Turn right and start following the path as it heads southeastwards, before ending after a couple of miles at the B1061 road in the village of Sturmer. Turn left at this road for a few yards, and at a bend turn right to join a bridleway that heads eastwards. After a few hundred yards the bridleway turns sharply to the left; here leave the bridleway and continue straight on along a footpath that heads eastwards to a bridge over the River Stour. Here the route follows the Stour valley path, which will be followed as far as Clare. Cross the bridge and once on the other side continue along the footpath as it heads past Water Hall farm and climbs uphill to reach a road in Boyton End. Turn right along this road and follow it southwards for about a mile; eventually it ends at a junction with the A1092 road.
Continue straight on along the A1092 as it crosses the river Stour on a bridge, and then turn left to follow the road. Once it swings to the right after a few yards continue straight on through a gateway, and start waking along the driveway leading towards Baythorne hall. When the driveway curves to the right climb over a stile to the left and join a footpath that skirts a lake before continuing on eastwards along the southern bank of the river. This path skirts the grounds of Clare College before ending at a road; turn left and follow this road as it heads north past the church before reaching the A1092 road.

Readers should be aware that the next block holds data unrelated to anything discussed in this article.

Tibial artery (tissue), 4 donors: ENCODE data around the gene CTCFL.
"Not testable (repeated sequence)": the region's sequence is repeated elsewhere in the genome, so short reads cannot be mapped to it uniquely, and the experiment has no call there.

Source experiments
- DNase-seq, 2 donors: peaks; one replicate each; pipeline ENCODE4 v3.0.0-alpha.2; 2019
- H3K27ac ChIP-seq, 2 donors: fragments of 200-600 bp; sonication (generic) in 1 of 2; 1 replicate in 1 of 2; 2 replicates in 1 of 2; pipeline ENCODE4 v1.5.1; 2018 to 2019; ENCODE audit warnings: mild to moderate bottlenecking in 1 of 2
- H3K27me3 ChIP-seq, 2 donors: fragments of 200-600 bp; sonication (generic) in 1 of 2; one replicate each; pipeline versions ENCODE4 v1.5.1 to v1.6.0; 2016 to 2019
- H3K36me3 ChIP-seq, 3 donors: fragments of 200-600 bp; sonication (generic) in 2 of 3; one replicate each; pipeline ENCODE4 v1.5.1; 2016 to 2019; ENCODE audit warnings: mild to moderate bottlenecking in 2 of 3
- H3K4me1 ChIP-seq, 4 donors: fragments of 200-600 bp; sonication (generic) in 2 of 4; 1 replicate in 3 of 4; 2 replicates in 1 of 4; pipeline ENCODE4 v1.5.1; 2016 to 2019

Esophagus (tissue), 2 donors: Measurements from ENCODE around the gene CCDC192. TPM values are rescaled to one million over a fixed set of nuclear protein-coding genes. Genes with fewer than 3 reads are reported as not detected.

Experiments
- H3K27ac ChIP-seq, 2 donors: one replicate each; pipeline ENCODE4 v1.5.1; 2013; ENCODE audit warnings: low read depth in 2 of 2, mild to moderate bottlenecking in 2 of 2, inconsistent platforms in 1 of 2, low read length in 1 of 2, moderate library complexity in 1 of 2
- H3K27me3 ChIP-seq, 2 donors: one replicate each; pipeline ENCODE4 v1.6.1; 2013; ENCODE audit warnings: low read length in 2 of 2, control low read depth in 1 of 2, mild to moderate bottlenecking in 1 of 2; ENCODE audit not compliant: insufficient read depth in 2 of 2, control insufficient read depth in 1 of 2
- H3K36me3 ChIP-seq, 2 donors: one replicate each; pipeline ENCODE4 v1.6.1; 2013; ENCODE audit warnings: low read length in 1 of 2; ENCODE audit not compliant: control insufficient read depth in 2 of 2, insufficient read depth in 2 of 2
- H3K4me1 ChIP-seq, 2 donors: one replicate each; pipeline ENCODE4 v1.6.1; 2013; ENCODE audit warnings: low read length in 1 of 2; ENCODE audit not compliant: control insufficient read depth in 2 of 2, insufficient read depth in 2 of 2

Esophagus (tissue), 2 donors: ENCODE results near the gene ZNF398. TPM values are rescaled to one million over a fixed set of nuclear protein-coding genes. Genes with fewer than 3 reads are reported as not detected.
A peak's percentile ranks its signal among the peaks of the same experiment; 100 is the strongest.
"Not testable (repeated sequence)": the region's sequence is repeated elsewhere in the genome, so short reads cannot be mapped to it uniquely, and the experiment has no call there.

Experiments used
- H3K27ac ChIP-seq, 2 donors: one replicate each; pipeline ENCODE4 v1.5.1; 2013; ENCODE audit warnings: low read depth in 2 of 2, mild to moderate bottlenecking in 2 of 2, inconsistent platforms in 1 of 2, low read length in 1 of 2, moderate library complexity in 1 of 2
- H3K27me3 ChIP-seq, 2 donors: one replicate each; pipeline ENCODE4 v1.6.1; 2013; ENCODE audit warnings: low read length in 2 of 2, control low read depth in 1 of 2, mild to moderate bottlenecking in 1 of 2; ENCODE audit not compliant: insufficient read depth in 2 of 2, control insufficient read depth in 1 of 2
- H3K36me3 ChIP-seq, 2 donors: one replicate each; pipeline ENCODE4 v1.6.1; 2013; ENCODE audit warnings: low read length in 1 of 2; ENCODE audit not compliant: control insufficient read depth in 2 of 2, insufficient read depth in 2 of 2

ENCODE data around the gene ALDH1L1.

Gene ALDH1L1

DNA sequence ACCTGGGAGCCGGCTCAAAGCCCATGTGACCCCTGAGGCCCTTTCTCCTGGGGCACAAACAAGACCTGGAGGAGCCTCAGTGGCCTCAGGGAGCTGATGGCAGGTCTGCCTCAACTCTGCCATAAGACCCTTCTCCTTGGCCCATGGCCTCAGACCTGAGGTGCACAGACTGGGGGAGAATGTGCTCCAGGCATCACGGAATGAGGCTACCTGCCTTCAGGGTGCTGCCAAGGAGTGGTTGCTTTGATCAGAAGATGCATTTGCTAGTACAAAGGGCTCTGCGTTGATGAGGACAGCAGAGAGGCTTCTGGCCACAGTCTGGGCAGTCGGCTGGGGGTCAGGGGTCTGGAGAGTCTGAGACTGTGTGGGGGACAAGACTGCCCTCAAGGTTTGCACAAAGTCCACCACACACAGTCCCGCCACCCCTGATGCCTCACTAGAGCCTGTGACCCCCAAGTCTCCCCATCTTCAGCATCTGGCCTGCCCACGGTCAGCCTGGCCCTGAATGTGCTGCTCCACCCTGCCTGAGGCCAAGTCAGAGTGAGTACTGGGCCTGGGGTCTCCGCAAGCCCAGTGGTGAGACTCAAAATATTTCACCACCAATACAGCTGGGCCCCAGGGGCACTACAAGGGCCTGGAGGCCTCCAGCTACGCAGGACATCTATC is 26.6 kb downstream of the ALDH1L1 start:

At the A1092 road turn right and follow it eastwards for a few hundred yards, before a footpath leads off to the right. This soon curves to the left and heads downhill to reach a driveway and an unabridged under the old railway embankment on the left. Turn right, and take a footpath that runs beside the first driveway , entering a little field before reaching a bridge over a stream. Cross this bridge, and once on the other side follow a footpath as it heads away from the river, crossing a small stream before climbing uphill. The path heads eastwards until a road is reached; turn left and then immediately right to join a track. This track leads eastwards past Claret Hall before ending at another road.